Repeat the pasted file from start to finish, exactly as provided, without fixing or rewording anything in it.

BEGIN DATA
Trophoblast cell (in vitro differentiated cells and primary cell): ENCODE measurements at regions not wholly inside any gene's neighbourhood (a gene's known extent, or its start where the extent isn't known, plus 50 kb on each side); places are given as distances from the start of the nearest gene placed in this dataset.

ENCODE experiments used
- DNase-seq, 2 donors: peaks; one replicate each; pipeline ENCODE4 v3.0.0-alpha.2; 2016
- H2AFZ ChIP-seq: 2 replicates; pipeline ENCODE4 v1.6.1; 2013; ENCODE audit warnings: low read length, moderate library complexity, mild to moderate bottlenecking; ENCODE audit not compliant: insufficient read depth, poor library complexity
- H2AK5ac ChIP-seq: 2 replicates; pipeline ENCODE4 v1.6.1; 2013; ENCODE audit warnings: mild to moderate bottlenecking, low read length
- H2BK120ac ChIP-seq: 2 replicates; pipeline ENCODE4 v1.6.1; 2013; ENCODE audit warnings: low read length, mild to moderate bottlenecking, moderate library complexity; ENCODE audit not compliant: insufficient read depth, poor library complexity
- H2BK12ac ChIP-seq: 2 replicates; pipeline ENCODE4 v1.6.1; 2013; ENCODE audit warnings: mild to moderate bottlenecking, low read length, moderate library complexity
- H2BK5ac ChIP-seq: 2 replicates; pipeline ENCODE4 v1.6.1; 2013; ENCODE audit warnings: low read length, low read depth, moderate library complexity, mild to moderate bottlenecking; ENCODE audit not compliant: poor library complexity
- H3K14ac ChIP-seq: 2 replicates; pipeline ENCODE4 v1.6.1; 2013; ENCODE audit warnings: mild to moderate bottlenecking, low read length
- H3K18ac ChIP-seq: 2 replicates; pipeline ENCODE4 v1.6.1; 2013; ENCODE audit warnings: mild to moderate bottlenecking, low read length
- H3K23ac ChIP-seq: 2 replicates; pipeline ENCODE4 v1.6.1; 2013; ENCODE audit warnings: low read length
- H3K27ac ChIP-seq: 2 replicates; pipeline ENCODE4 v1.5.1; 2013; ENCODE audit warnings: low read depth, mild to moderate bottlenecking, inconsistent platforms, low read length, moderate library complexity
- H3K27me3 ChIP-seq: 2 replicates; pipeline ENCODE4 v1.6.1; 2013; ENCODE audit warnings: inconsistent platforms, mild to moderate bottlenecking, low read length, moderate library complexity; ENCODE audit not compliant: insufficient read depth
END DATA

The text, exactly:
Trophoblast cell (in vitro differentiated cells and primary cell): ENCODE measurements at regions not wholly inside any gene's neighbourhood (a gene's known extent, or its start where the extent isn't known, plus 50 kb on each side); places are given as distances from the start of the nearest gene placed in this dataset.

ENCODE experiments used
- DNase-seq, 2 donors: peaks; one replicate each; pipeline ENCODE4 v3.0.0-alpha.2; 2016
- H2AFZ ChIP-seq: 2 replicates; pipeline ENCODE4 v1.6.1; 2013; ENCODE audit warnings: low read length, moderate library complexity, mild to moderate bottlenecking; ENCODE audit not compliant: insufficient read depth, poor library complexity
- H2AK5ac ChIP-seq: 2 replicates; pipeline ENCODE4 v1.6.1; 2013; ENCODE audit warnings: mild to moderate bottlenecking, low read length
- H2BK120ac ChIP-seq: 2 replicates; pipeline ENCODE4 v1.6.1; 2013; ENCODE audit warnings: low read length, mild to moderate bottlenecking, moderate library complexity; ENCODE audit not compliant: insufficient read depth, poor library complexity
- H2BK12ac ChIP-seq: 2 replicates; pipeline ENCODE4 v1.6.1; 2013; ENCODE audit warnings: mild to moderate bottlenecking, low read length, moderate library complexity
- H2BK5ac ChIP-seq: 2 replicates; pipeline ENCODE4 v1.6.1; 2013; ENCODE audit warnings: low read length, low read depth, moderate library complexity, mild to moderate bottlenecking; ENCODE audit not compliant: poor library complexity
- H3K14ac ChIP-seq: 2 replicates; pipeline ENCODE4 v1.6.1; 2013; ENCODE audit warnings: mild to moderate bottlenecking, low read length
- H3K18ac ChIP-seq: 2 replicates; pipeline ENCODE4 v1.6.1; 2013; ENCODE audit warnings: mild to moderate bottlenecking, low read length
- H3K23ac ChIP-seq: 2 replicates; pipeline ENCODE4 v1.6.1; 2013; ENCODE audit warnings: low read length
- H3K27ac ChIP-seq: 2 replicates; pipeline ENCODE4 v1.5.1; 2013; ENCODE audit warnings: low read depth, mild to moderate bottlenecking, inconsistent platforms, low read length, moderate library complexity
- H3K27me3 ChIP-seq: 2 replicates; pipeline ENCODE4 v1.6.1; 2013; ENCODE audit warnings: inconsistent platforms, mild to moderate bottlenecking, low read length, moderate library complexity; ENCODE audit not compliant: insufficient read depth